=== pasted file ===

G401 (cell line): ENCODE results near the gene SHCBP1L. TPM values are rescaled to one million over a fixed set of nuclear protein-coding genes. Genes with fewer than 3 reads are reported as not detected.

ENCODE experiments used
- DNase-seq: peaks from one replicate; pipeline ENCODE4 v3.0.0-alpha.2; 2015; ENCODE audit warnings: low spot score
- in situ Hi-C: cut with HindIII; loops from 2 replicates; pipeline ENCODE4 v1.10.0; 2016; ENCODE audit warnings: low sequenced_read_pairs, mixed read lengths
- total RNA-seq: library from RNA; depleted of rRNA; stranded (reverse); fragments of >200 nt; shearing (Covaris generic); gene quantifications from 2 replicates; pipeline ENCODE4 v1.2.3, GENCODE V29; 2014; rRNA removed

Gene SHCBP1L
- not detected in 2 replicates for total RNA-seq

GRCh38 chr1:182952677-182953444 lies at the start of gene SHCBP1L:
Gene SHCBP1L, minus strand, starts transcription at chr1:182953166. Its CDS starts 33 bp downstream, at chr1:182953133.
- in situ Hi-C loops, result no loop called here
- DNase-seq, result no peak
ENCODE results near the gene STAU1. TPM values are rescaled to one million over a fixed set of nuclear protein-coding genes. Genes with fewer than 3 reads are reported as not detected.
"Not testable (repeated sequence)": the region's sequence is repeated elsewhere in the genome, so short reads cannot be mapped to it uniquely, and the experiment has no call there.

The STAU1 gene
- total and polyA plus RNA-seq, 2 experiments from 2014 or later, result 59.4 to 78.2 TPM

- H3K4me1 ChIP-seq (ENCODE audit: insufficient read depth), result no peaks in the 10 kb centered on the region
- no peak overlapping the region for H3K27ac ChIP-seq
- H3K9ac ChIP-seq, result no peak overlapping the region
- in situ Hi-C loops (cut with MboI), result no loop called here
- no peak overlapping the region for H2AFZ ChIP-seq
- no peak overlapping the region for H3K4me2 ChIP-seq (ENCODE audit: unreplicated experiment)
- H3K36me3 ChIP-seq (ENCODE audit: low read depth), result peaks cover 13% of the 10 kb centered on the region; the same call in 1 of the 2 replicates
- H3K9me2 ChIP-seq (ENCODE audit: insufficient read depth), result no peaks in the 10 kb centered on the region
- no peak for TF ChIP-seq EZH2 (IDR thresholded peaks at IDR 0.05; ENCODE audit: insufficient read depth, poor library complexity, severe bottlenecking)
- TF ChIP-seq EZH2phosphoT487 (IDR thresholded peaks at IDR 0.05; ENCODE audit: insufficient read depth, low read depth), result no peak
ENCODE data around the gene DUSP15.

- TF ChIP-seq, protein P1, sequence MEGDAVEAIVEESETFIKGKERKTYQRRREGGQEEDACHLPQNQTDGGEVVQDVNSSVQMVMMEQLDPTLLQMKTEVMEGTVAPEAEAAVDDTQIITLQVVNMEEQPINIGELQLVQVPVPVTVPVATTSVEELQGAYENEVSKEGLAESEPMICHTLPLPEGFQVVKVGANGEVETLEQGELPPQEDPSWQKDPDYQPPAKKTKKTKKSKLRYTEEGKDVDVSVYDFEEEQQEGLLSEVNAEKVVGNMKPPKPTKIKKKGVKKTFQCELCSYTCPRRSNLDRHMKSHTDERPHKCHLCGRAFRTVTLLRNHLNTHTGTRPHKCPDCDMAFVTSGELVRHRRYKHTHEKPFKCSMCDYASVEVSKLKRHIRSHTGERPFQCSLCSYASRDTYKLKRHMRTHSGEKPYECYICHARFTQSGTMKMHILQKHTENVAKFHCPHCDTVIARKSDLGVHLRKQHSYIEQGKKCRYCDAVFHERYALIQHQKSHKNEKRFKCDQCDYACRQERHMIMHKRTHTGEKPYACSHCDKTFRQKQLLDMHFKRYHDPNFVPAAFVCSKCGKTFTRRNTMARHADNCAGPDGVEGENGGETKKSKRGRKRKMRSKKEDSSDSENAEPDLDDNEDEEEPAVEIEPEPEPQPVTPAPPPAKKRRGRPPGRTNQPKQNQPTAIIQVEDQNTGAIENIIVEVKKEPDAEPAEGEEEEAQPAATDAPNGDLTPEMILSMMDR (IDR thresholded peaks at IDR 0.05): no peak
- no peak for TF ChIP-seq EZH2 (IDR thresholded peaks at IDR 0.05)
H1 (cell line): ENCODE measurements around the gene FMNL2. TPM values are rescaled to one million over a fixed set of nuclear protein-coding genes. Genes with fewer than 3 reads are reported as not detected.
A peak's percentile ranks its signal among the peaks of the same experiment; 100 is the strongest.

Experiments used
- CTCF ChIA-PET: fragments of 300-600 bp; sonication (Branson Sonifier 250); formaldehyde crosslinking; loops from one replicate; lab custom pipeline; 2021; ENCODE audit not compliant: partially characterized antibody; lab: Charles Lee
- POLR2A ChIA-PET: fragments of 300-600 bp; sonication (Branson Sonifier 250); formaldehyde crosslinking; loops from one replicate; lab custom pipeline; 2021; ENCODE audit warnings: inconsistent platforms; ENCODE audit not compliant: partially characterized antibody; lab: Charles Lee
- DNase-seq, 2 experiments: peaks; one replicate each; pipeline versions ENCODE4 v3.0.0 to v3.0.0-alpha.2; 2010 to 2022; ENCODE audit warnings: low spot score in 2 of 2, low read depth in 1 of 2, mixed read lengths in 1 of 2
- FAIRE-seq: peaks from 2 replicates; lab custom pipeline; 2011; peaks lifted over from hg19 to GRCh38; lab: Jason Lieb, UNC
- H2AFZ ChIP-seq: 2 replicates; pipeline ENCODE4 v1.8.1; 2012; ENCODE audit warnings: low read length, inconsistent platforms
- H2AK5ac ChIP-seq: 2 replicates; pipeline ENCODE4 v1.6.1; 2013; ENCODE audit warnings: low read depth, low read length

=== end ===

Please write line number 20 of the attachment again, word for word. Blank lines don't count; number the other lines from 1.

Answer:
- no peak overlapping the region for H2AFZ ChIP-seq